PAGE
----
A gardener by occupation is simpatico with the environment. We are therefore acutely aware of what we do in the garden having a direct impact on the environment. Likewise how any change or fluctuation in the surroundings and/or climate immediately affects the garden. There is much in the hands of the gardener to do his/her part in preserving and conserving their alloted corner of Eden.
One is often told what not to do. So working from a positive attitude, lets look at a few things one should do.
Do please compost – This is perhaps the single best thing to do. Yet, I constantly encounter gardeners swearing up and down the garden path their devotion to organic, environmentally conscious practices but not composting at all. Beats me why this is so. Composting is easy.
After all, at its very simplest, it is nothing but tossing garden and kitchen waste in a pile, stirring it now and then and making sure a splash of water is periodically directed its way. Set it up some place discreet and you’re cooking. Well, the compost is cooking. Granted an open pile can look unsightly but setting up a contained area or a commercially available compost bin will eliminate that problem. I compost garden waste in the woods at the back of my property and use a small compost bin for the kitchen scraps of veggies, fruits, egg shells, tea leaves and coffee grounds. This bin occupies a corner out of direct view but is still easily accessible.
Apart from reducing the amount of weekly garbage and eliminating the need to bundle twigs or bag the leaves for pick-up, all of which makes for less work, obtaining one’s own compost to nourish the garden plants and suppress the weeds is hugely gratifying. And very kind to the wallet to boot. Applying compost to lawns, trees, shrubs, flower and vegetable beds puts paid to any need for fertilizers and herbicides.
A healthy compost bin does not smell foul. Like I mentioned, aerating and giving it some water permits the natural decomposition of the plant waste. The worms and microbes do their job quite thoroughly. There is no malodorous effect.
I have been composting for more than twenty years and have not had critters like raccoons, skunks and such raid the compost bin. I do believe they will if the composter is not kept healthy.
Compost is vital for recycling trace elements and replenishing the organic matter in the soil. So much good from so little work.
Do give up using fertilizers – this is a natural follow up to composting. All fertilizers, synthetic or organic, release some of the nitrogen into the atmosphere as nitrous oxide, which has 300 times more warming potential than carbon dioxide. In addition, it takes a lot of energy to manufacture synthetic fertilizers so the carbon footprint of a garden is increased.
The run off from lands using fertilizers is full of nitrogen which has become a serious environmental issue. Nitrogen pollution threatens the health of humans and all other animals.
So, why bother with fertilizers when you can use wholesome compost? After all, like a physician who attends to all manner of human health, a gardener too takes care of the health of the earth, environment and all living creatures. So the first motto of a doctor should be the same for the gardener – Do No Harm.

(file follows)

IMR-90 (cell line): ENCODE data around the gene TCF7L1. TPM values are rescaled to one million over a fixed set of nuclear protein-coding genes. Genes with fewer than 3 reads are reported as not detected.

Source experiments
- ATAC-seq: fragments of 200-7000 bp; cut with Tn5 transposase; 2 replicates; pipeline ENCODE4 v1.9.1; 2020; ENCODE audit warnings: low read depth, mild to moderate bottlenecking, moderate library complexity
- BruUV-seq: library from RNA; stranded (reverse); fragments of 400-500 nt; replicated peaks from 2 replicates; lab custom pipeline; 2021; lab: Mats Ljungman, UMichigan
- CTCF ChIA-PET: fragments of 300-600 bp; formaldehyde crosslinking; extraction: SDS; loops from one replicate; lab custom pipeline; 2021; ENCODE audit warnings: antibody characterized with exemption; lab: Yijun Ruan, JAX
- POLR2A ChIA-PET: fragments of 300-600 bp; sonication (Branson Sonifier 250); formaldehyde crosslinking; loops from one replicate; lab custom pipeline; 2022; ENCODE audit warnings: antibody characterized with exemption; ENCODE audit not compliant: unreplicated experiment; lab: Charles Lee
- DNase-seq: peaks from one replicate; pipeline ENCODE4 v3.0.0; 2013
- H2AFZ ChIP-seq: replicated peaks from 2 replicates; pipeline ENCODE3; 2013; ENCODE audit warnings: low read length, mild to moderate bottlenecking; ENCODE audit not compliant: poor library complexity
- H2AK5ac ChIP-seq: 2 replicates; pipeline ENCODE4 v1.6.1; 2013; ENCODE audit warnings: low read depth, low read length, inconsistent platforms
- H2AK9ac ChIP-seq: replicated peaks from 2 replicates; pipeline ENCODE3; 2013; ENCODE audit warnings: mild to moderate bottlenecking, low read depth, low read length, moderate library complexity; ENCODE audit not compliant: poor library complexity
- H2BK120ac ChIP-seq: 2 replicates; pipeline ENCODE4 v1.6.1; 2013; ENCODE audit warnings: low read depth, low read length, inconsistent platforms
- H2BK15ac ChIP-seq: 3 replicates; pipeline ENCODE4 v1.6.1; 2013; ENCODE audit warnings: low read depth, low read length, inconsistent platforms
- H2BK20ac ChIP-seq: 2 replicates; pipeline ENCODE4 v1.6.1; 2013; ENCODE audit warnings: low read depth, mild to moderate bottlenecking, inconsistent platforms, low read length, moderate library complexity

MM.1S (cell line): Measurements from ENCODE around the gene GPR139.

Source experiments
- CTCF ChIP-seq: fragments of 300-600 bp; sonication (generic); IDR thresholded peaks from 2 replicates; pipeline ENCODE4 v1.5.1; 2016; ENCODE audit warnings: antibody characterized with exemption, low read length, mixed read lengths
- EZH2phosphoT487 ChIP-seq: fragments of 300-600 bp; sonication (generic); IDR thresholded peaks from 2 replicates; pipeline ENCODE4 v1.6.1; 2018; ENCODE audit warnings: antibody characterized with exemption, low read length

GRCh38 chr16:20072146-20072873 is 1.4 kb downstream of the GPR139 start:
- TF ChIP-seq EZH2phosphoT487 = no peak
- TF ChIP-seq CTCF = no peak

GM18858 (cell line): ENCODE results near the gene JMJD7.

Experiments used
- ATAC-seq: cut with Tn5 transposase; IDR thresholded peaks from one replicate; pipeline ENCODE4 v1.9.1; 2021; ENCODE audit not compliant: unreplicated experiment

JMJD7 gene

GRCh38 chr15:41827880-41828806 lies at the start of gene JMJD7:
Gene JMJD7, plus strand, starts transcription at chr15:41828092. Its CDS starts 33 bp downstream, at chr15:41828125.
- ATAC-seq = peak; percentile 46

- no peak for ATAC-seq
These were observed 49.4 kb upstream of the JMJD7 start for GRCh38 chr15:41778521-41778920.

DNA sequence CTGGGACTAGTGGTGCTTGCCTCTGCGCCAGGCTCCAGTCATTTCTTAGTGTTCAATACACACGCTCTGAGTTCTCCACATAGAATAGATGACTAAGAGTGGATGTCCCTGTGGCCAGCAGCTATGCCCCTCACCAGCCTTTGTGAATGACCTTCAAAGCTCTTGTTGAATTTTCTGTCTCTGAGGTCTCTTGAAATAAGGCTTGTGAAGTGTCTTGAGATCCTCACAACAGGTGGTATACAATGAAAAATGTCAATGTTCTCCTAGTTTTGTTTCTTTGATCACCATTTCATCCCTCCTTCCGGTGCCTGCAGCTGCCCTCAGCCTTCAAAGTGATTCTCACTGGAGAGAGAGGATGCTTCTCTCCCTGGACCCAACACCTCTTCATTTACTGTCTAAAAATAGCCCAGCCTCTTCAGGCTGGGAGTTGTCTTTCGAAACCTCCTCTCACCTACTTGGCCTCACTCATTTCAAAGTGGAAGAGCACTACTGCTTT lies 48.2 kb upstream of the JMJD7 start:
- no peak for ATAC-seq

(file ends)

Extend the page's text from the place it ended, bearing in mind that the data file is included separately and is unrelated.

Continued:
Do reduce water consumption – private spaces consume more water than public parks. That is a fact. To reduce water consumption, mulch everywhere! The aforementioned compost laid over a layer of old newspaper in garden beds acts as both mulch to retain moisture, smother weeds and enrich the soil to feed the plants better. Pine needles, chips of tree bark, cocoa hulls are all useful mulches.
Installing rain barrels to catch storm water run-off will cut down on that water bill. I can’t even begin to describe how virtuous you will feel.
Drip irrigation systems should be on timers so watering is done during the cooler hours of the day. These days, systems that register rainfall and will not get turned on if it is sufficiently wet are available. What a relief to save on wasteful watering.
Do stop tilling – that’s right, do not turn over the soil. Less work again! By leaving the ground undisturbed, the earthworms get to do their God-given work of decomposing the organic matter of plants as they die and return to the soil. As a result, much of the carbon is sequestered in the soil and not released as carbon dioxide into the atmosphere. By allowing the garden to become a carbon sink, i.e. removing carbon dioxide from the atmosphere and storing it in the ground, the gardener is doing the world good. Think local, act global.
Do change the garden tools – as much as possible get rid of gas-powered tools. According to the EPA, 800 million gallons of gasoline are used per year by the 54 million Americans mowing their lawns each weekend. Is that not shocking?
Here is another fact that ought to make you desperate to do something – one gas powered mower emits the same amount of pollutants as eight new cars driving 55mph for the same amount of time.
Instead, use battery-powered or better yet, human powered tools such as push/reel mowers, clippers, rakes and the like. Go one step further and cut down on the lawn by planting native ground covers, trees, shrubs, meadows.
There, you see, none of this is difficult. The problem of climate change demands that each of us become part of the solution. Gardeners can make a significant difference. Collectively, we have the power to make manufacturers, growers, nurseries and politicians listen. Garden by garden we can lead the way. And cover a whole lot of turf!
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The rain barrel
Another view of the barrel.
The only ‘lawn’ that gets mowed weekly by a human powered push mower.
My meadow with natives and bulbs
Alliums in the meadow
The compost bin for kitchen waste in the upper right corner. Do you see it?
(c) 2016 Shobha Vanchiswar